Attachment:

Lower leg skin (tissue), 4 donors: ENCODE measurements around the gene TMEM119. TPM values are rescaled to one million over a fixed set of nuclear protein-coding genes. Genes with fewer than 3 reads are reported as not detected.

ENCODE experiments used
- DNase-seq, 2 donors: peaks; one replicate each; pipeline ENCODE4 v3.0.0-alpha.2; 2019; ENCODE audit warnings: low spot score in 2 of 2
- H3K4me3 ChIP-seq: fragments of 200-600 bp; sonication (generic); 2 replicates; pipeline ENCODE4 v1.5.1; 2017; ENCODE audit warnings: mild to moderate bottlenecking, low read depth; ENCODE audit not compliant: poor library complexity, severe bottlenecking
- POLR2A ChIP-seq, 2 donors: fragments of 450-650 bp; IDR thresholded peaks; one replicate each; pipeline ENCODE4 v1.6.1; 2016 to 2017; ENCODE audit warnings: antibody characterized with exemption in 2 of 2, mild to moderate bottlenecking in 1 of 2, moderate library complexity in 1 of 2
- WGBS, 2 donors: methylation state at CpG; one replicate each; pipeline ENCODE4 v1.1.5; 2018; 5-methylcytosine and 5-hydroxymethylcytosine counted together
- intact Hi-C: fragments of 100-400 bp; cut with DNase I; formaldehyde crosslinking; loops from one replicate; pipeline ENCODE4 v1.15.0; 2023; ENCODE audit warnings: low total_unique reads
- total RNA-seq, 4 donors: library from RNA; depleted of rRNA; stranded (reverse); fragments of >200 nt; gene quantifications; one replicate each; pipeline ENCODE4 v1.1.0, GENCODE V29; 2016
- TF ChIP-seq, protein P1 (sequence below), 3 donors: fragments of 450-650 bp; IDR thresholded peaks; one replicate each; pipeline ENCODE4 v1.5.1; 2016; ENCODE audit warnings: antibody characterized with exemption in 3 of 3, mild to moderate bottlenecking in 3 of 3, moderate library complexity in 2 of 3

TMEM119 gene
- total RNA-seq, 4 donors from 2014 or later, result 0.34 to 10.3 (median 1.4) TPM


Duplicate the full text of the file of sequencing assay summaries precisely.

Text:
Lower leg skin (tissue), 4 donors: ENCODE measurements around the gene TMEM119. TPM values are rescaled to one million over a fixed set of nuclear protein-coding genes. Genes with fewer than 3 reads are reported as not detected.

ENCODE experiments used
- DNase-seq, 2 donors: peaks; one replicate each; pipeline ENCODE4 v3.0.0-alpha.2; 2019; ENCODE audit warnings: low spot score in 2 of 2
- H3K4me3 ChIP-seq: fragments of 200-600 bp; sonication (generic); 2 replicates; pipeline ENCODE4 v1.5.1; 2017; ENCODE audit warnings: mild to moderate bottlenecking, low read depth; ENCODE audit not compliant: poor library complexity, severe bottlenecking
- POLR2A ChIP-seq, 2 donors: fragments of 450-650 bp; IDR thresholded peaks; one replicate each; pipeline ENCODE4 v1.6.1; 2016 to 2017; ENCODE audit warnings: antibody characterized with exemption in 2 of 2, mild to moderate bottlenecking in 1 of 2, moderate library complexity in 1 of 2
- WGBS, 2 donors: methylation state at CpG; one replicate each; pipeline ENCODE4 v1.1.5; 2018; 5-methylcytosine and 5-hydroxymethylcytosine counted together
- intact Hi-C: fragments of 100-400 bp; cut with DNase I; formaldehyde crosslinking; loops from one replicate; pipeline ENCODE4 v1.15.0; 2023; ENCODE audit warnings: low total_unique reads
- total RNA-seq, 4 donors: library from RNA; depleted of rRNA; stranded (reverse); fragments of >200 nt; gene quantifications; one replicate each; pipeline ENCODE4 v1.1.0, GENCODE V29; 2016
- TF ChIP-seq, protein P1 (sequence below), 3 donors: fragments of 450-650 bp; IDR thresholded peaks; one replicate each; pipeline ENCODE4 v1.5.1; 2016; ENCODE audit warnings: antibody characterized with exemption in 3 of 3, mild to moderate bottlenecking in 3 of 3, moderate library complexity in 2 of 3

TMEM119 gene
- total RNA-seq, 4 donors from 2014 or later, result 0.34 to 10.3 (median 1.4) TPM